It is a general object of the present invention to provide a support apparatus which conveniently secures a transportable telephone of the type which includes a handset and accompanying electronic instrumentation.
It is another object of the present invention to provide a transportable telephone support apparatus which includes a mechanism for connecting the transportable telephone to an external power supply.
It is another object of the invention to provide a transportable telephone support apparatus which includes a mechanism for connecting the transportable telephone to an external antenna.
It is still another object of the invention to provide a transportable telephone support apparatus which may be conveniently removed from the vehicle and transferred for use in another vehicle.
It is yet another object of the invention to provide a transportable telephone support apparatus which may be positioned in a number of locations within the vehicle.
It is another object of the invention to provide a transportable telephone support apparatus which may be adjusted into a variety of positions.
These and other objects are obtained by a support apparatus for a transportable telephone in accordance with the invention. The apparatus includes a receptacle for securing a transportable telephone which includes a handset and signal processing instrumentation. A support member with a first end and a second end is also provided. The first end of the support member is attached to the receptacle. The second end of the support member is attached to a slide mount. The slide mount is slidably engageable with a stationary mount. The stationary mount is directly attached to the vehicle. The slide mount, support member, and stationary mount are electrically interconnected so that the transportable telephone may be coupled to an external antenna and an external power supply.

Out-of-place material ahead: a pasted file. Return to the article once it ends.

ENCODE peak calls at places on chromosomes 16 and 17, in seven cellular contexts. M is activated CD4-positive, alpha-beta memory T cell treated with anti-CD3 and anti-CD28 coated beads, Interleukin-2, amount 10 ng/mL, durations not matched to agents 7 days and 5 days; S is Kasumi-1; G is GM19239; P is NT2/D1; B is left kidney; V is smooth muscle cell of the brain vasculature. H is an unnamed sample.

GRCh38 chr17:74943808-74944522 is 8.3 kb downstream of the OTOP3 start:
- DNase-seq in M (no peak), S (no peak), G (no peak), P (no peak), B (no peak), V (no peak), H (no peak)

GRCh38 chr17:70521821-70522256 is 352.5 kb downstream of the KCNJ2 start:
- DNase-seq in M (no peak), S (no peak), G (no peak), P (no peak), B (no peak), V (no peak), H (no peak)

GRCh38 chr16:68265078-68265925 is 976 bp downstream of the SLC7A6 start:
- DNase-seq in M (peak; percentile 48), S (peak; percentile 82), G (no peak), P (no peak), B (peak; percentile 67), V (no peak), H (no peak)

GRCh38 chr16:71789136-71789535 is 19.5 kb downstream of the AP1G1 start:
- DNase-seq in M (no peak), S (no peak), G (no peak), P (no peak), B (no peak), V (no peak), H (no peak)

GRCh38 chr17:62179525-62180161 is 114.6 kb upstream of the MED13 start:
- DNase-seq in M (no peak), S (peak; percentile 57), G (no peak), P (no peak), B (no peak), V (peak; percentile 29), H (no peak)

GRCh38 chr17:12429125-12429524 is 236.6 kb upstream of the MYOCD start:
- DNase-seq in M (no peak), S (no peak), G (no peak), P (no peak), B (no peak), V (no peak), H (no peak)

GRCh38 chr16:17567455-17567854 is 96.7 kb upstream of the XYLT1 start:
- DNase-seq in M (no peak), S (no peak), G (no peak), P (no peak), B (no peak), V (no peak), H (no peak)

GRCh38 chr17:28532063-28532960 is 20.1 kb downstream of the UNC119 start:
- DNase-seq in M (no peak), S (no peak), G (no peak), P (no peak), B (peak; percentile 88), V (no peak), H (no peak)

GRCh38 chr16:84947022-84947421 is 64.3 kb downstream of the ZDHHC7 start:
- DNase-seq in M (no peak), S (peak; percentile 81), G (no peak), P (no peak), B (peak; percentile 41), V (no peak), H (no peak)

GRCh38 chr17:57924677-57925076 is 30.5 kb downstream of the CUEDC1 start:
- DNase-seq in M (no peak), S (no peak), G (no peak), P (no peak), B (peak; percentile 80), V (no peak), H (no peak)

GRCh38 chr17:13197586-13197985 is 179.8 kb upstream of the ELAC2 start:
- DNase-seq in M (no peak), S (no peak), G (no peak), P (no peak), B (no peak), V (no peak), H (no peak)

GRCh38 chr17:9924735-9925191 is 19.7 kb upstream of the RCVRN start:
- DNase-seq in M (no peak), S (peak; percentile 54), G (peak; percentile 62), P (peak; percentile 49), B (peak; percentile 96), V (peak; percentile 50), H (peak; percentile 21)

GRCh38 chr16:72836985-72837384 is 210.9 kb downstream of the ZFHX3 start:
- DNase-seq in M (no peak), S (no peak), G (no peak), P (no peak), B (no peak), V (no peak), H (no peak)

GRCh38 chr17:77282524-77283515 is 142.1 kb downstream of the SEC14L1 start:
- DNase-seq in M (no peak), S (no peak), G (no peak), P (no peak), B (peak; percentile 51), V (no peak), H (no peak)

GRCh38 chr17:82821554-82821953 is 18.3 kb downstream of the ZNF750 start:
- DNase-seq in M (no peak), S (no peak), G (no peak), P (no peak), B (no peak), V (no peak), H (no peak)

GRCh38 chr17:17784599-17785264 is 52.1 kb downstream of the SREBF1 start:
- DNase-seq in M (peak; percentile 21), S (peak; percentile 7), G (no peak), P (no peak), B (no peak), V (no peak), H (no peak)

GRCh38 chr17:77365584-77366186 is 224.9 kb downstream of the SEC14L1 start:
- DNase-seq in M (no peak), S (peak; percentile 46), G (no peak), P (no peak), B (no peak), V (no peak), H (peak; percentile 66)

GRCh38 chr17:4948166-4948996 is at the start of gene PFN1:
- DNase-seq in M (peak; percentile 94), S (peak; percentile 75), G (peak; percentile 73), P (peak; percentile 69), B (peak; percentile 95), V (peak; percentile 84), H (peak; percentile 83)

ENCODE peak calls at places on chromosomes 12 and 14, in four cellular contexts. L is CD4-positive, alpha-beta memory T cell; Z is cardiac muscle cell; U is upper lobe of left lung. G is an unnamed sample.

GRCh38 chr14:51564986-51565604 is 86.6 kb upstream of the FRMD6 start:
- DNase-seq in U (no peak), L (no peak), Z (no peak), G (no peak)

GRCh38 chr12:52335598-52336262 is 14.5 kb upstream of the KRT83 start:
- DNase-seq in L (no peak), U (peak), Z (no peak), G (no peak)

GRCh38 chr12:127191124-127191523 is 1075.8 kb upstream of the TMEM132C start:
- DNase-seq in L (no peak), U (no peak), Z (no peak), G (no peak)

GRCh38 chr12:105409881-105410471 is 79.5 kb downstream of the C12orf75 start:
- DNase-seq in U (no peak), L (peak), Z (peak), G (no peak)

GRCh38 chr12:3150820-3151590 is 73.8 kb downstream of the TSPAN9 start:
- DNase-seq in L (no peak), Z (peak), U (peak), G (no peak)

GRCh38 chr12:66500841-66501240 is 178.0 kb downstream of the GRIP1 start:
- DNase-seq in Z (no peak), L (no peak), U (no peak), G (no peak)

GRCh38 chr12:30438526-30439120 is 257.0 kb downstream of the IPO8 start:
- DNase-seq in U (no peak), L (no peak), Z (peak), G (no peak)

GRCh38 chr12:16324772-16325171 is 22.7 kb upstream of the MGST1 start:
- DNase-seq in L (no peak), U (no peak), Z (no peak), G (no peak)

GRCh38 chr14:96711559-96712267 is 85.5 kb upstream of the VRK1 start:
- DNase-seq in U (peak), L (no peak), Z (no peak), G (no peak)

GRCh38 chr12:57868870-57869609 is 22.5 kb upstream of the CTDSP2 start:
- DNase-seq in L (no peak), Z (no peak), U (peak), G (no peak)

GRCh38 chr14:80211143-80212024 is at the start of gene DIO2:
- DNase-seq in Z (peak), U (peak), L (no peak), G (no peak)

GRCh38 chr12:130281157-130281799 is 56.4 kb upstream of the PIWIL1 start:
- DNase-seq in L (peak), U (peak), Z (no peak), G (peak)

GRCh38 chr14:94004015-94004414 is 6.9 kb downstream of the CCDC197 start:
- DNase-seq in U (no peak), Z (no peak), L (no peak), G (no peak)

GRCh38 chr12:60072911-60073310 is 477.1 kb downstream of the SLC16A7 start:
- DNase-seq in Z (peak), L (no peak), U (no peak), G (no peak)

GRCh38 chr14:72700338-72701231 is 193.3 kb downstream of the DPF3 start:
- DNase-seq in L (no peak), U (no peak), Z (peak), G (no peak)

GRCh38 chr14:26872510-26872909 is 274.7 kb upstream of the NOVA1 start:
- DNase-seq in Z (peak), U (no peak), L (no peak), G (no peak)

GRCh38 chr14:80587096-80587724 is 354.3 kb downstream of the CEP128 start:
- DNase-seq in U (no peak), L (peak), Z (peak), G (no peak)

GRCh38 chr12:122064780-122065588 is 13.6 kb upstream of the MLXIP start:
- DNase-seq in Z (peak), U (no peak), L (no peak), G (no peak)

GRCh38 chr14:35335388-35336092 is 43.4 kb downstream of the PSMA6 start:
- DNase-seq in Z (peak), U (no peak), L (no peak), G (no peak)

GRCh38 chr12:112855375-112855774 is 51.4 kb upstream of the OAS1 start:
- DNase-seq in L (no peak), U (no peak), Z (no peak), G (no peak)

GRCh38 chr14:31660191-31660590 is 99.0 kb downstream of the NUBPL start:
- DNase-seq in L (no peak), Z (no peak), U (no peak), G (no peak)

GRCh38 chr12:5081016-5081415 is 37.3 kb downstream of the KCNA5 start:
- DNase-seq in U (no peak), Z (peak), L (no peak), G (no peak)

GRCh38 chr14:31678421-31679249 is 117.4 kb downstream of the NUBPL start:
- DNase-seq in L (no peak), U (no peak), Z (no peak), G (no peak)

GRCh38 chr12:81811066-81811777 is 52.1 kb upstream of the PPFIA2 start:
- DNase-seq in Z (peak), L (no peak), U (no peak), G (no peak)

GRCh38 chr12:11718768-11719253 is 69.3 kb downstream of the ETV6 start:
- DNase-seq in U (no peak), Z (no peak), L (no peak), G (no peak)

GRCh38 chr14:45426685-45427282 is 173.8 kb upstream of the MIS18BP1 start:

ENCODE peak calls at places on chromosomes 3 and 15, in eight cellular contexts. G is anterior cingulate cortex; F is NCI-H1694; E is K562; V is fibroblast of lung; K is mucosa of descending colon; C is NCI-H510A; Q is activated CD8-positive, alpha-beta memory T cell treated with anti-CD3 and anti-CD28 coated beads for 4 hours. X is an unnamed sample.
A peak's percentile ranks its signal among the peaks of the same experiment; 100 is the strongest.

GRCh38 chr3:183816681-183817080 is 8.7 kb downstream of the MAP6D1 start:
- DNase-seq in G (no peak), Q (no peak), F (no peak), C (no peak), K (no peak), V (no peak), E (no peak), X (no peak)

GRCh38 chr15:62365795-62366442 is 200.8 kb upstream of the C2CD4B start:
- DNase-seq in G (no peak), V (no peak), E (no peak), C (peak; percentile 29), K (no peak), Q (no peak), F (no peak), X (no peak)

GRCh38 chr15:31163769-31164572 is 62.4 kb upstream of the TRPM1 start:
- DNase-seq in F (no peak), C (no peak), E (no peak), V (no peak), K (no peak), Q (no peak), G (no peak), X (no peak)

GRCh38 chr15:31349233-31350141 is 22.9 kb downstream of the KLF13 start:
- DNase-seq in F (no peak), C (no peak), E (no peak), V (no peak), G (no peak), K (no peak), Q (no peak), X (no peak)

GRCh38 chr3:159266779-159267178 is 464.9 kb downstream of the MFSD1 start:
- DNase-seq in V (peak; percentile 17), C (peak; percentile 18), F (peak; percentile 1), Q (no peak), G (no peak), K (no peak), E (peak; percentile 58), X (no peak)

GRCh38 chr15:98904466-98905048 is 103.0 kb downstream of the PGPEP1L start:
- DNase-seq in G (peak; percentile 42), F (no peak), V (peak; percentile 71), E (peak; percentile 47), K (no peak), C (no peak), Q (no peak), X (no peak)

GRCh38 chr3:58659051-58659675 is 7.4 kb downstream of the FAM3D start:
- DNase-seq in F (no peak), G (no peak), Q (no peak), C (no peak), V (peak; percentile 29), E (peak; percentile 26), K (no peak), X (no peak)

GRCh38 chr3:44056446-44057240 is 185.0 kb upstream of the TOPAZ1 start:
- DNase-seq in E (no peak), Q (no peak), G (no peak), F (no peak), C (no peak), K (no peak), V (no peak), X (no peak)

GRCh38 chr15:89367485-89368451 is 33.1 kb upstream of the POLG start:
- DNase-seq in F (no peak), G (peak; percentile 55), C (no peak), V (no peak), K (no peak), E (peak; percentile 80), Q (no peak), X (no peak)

For a better understanding of the nature and objects of the invention, reference should be made to the following detailed description taken in conjunction with the accompanying drawings, in which:
FIG. 1 is a perspective view of a side mounted transportable telephone support apparatus in accordance with the invention.
FIG. 2 is a side view of a flat mounted transportable telephone support apparatus in accordance with the invention.
FIG. 3 is a side view of a flat mounted transportable telephone support apparatus without electrical connections.
Like reference numerals refer to corresponding parts throughout the several views of the drawings.
Referring to FIG. 1, a support apparatus 20A for a transportable telephone is disclosed. As used herein, the term "transportable telephone" refers to a communication apparatus including a handset and signal processing instrumentation which are designed so as to fit together as a single unit. This type of apparatus is to be distinguished from prior art devices in which the handset is used within the passenger compartment of the automobile and the electronic instrumentation is positioned within the trunk of the automobile. The support apparatus of the invention is applicable to all types of vehicles. As used herein, the term "vehicle" includes automobiles, boats, recreational vehicles, motorcycles, airplanes, and related mechanisms.